Sunday, December 29, 2013

A splendid time is guaranteed for...some, anyway!

Sometime in the middle of the summer of 1980, when Dad was home, this came on one of the cable channels. I had no idea what this was...
I recognized these guys from a couple of albums in the collection, but they were now a group together? And singing Beatles songs? What could this be???

It was the movie version of the Sgt. Pepper album, which had apparently laid a mighty egg in the theaters a couple of years beforehand, but that was not known to me at the moment. I was immediately taken by this, it being similar to Tommy, where there was virtually no talking in it, save for some narration bits by George Burns, whom I equated with being a Mr. Hooper sort of figure in this. No talking, just Beatle songs the whole way through?...I'm in!

Something about the movie just felt right on that bright, sunny afternoon. Just a perfect setting for what I was seeing. I imagined that the town's gazebo would fit just perfectly over at the McCarver schoolyard. As it went on, the more bizarre it got (Mr. Mustard's female robots, Lucy & The Diamonds, etc.), but was still enjoyable. There was that "wild and crazy guy" I recognized from The Muppet Movie, singing "Maxwell's Silver Hammer", and then Alice Cooper serenading a room full of Hitler Youth Scouts with his rendition of "Because".

Of course, I didn't like the part where Strawberry Fields (Sandy Farina) gets killed just after the guys beat up Aerosmith and save the day (and, apparently, the world!), and the ultra-depressing sequence with her funeral. (My God, I was depressed about that part for a couple of days afterwards, even though I knew it was "just a movie", but that was just too sad to see.)

But then, the magical weathervane comes alive and makes everything alright again. Yayyyy! All is well!

The soundtrack album to it turned up at the house, and was being played with regularity around the house (and we didn't even have a copy of Abbey Road !). It even followed us to the next house we lived in, with a few more viewings (including one last viewing for a while on KCPQ-13), and Red Fred won a copy of an exploito "soundalike version" of the soundtrack album (on the Springboard label) in a ring-toss game at the Seattle Fair.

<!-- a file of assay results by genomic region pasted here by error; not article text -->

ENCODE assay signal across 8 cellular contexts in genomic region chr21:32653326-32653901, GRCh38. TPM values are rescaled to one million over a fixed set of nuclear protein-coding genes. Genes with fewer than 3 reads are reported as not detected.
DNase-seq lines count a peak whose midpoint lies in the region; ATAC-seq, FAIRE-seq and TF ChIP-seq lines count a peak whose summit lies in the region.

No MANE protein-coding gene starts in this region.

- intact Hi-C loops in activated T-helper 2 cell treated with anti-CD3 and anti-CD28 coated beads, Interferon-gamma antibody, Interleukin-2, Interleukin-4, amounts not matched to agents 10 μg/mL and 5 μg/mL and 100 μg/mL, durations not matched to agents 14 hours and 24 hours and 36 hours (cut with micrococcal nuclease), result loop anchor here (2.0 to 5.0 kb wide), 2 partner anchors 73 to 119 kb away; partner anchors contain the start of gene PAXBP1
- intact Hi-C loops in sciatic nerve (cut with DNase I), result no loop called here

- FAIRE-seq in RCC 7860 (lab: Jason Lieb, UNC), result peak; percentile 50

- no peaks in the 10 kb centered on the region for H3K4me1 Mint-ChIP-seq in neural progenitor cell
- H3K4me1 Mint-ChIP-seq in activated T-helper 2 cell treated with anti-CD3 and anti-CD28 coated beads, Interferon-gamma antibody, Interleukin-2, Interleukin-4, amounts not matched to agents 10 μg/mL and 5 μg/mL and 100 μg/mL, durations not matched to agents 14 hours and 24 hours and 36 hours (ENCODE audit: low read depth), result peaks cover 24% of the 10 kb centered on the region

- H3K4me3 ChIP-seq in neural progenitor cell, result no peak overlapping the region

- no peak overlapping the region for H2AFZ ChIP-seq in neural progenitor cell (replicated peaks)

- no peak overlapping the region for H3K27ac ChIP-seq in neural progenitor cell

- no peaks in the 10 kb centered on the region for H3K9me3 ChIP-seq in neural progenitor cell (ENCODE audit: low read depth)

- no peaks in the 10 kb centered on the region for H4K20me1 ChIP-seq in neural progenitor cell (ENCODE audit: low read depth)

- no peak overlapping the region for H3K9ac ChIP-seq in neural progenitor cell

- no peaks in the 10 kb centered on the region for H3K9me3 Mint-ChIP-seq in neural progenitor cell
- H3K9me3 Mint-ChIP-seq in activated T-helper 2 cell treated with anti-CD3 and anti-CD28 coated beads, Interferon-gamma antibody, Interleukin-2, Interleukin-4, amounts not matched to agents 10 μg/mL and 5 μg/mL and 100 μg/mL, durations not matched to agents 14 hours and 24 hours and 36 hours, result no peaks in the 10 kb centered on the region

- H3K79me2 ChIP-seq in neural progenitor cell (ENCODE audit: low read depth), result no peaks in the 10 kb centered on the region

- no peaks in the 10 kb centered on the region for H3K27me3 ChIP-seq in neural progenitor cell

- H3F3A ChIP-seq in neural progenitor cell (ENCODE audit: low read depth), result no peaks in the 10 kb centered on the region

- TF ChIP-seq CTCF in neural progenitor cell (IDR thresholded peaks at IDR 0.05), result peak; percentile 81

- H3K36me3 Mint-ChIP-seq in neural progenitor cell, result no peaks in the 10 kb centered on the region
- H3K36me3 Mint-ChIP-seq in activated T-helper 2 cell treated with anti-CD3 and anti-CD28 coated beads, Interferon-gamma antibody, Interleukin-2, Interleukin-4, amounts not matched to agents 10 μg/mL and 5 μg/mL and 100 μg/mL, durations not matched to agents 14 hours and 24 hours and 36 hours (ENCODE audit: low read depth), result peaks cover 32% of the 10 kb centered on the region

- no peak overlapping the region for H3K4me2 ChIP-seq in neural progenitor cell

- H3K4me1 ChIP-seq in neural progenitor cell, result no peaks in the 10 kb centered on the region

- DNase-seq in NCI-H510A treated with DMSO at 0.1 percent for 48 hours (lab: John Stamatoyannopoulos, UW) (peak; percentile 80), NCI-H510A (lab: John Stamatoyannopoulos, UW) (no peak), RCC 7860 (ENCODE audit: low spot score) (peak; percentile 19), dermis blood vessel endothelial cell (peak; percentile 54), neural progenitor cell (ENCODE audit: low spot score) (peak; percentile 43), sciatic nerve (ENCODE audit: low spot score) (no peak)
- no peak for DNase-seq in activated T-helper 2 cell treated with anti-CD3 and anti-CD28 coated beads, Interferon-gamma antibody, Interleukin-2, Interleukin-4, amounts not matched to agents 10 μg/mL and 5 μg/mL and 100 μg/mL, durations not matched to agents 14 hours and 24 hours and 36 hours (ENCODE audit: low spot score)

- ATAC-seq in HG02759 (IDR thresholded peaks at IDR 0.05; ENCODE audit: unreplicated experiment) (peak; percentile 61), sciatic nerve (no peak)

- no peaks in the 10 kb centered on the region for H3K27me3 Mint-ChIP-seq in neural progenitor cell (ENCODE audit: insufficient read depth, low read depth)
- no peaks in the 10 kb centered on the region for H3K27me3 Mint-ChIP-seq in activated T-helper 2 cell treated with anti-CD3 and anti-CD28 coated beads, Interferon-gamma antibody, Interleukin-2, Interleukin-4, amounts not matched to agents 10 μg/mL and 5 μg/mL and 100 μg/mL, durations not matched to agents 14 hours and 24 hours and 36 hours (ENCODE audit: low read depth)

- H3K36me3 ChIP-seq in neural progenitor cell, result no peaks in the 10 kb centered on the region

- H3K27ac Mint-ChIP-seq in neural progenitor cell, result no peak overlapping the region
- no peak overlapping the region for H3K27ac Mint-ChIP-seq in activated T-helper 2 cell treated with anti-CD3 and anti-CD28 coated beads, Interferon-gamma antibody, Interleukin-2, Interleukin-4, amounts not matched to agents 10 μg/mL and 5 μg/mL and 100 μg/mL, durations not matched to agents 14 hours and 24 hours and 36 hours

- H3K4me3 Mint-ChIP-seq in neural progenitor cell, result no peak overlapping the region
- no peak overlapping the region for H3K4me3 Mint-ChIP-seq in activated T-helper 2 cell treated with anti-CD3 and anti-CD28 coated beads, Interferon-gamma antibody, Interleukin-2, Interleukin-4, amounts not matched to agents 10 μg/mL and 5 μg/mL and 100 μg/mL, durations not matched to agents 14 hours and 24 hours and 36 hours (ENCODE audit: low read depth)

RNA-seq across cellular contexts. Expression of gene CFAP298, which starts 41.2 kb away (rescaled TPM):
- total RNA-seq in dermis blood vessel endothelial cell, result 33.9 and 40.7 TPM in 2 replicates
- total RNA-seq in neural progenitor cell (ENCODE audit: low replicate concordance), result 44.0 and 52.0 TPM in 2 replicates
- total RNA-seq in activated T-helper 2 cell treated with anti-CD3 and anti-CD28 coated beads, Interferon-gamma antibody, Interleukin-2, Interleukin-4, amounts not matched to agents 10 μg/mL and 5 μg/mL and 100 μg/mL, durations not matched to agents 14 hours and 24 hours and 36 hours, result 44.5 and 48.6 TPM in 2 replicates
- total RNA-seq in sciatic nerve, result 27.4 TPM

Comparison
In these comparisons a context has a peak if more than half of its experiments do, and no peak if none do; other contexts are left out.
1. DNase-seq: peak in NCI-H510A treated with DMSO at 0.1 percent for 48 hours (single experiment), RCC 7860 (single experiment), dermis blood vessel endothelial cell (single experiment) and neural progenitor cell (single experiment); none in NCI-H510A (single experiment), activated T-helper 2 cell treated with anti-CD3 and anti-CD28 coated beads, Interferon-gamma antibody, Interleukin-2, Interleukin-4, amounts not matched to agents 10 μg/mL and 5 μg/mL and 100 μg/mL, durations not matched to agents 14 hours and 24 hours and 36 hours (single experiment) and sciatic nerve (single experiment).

After the last time I saw it in 1981, it pretty much vanished from cable TV, and I got to tape it from the USA Network in late summer of 1989, but it wasn't until 1996 that it started showing up on cable again, perhaps as a tribute to the late George Burns, who'd left us earlier that year. This time, it was being seen uncut and uninterrupted. It felt great watching it again, just like being back at the Red House, and seeing it again for the first time.

Much later on in 2004, I scored a DVD copy of it, and once lent it to a friend who hadn't seen it in some years, and when he told me what he thought of it after a period of years, he summed it up thusly: "The only thing missing were a couple of singing Muppets, or a talking dog!". Indeed, you could easily imagine Scooby-Doo joining the Heartland gang in Mr. Mustard's van!
As the years went on, it was both a guilty-pleasure, and a reminder of happy times back at the old house, as the sun began setting on that magical summer of 1980, and it would be one of the last things we all enjoyed together immensely as a family then. I showed it to Geoffrey in May of 2013; he was familiar with both Sgt. Pepper and Abbey Road, and he was intrigued by what he was seeing. He recognized most of the songs, loved Strawberry Fields, and slinks from the room when Alice Cooper comes on to sing "Because". It's now one of his most-requested movies, somewhere between Monsters, Inc. and the Toy Story trilogy.